Remember Antennagate? Verizon iPhone Gets Antenna Redesign

Apple's iPhone for the Verizon Wireless network contains a newly designed version of the antenna that was associated with dropped calls on the original device, according to companies that disassembled the handset.

The big winner among component suppliers for the new iPhone model, as expected, was Qualcomm, the research firms found. The San Diego-based company supplied chips that allow the handset to work on Verizon's network -- which is based on a technology called CDMA, or code division multiple access -- but also support other wireless technologies, they said.

Firms that conducted so-called tear-down analyses of the handset include iFixit, UBM TechInsights and IHS iSuppli.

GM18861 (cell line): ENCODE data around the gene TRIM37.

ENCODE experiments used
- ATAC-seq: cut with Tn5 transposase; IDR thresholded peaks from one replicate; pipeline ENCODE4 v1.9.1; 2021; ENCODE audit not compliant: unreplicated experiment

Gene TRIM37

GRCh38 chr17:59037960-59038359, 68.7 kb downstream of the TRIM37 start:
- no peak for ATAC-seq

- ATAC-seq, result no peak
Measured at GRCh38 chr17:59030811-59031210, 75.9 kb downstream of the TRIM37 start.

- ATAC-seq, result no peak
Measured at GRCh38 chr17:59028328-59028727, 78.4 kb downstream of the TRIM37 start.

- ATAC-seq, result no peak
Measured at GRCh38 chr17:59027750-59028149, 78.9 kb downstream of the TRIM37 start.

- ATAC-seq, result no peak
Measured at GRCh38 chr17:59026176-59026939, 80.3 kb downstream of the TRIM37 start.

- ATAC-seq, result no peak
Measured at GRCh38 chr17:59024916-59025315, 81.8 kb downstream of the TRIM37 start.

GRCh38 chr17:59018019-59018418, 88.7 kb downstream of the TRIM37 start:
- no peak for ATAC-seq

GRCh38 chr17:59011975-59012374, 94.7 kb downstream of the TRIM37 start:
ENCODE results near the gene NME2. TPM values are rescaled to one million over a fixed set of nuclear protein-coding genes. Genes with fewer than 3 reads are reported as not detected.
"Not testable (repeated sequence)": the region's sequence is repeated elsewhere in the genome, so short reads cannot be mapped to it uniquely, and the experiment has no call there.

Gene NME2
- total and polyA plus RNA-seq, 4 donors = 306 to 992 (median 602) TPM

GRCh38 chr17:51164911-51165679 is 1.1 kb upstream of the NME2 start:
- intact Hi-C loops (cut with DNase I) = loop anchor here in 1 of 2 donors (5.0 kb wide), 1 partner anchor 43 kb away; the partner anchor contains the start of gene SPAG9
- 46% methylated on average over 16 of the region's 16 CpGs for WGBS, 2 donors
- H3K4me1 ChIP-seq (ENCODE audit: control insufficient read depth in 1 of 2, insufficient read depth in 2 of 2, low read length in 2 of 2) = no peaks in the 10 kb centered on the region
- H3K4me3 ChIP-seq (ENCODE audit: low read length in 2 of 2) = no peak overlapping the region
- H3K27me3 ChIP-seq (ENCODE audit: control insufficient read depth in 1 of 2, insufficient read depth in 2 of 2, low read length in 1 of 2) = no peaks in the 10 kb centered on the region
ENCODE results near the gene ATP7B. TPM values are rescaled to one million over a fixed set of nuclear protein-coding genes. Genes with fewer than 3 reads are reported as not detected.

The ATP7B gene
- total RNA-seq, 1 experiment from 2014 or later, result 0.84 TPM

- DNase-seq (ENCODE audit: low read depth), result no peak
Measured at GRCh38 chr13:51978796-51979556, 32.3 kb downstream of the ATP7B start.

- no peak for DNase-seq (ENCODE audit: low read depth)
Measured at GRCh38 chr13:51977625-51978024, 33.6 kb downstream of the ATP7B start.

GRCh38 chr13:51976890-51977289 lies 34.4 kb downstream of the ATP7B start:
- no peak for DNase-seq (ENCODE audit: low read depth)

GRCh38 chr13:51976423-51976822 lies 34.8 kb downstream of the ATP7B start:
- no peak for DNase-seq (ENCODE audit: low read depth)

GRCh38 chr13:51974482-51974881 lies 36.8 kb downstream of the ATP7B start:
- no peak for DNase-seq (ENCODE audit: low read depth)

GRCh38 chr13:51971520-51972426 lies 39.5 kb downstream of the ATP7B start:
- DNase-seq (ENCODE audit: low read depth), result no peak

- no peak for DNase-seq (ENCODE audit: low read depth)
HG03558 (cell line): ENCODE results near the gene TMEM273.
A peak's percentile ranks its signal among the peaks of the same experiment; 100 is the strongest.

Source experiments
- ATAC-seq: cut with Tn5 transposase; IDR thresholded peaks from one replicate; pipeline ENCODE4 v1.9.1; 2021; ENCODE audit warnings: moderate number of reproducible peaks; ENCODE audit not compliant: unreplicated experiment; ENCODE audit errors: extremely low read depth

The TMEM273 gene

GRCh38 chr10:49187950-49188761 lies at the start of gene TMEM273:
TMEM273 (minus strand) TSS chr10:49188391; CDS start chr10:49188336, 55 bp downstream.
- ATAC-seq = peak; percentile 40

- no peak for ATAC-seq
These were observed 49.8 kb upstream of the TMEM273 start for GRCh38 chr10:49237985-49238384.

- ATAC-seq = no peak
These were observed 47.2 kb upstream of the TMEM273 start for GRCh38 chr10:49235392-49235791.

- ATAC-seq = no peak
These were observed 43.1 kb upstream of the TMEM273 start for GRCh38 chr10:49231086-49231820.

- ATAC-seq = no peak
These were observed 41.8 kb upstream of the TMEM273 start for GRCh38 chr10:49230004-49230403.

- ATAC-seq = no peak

Apple, which introduced the iPhone 4 for AT&T's network last summer, uses a design that wraps the antenna around the handset. The company ran into a storm of controversy when reports surfaced that holding the phone in certain ways could affect the reception of radio signals, leading Apple to distribute special bumpers to address the issue.

The antenna has been substantially re-engineered in the new Verizon model, said Kyle Wiens, iFixit's chief executive. He concludes that, while some of the changes were likely needed to be compatible with the CDMA network, others appear to reflect efforts to improve the antenna.

"I don't think that just going to CDMA would have required the degree of changes that we saw," Wiens said.

Read more on Apple's new antenna design at the Wall Street Journal.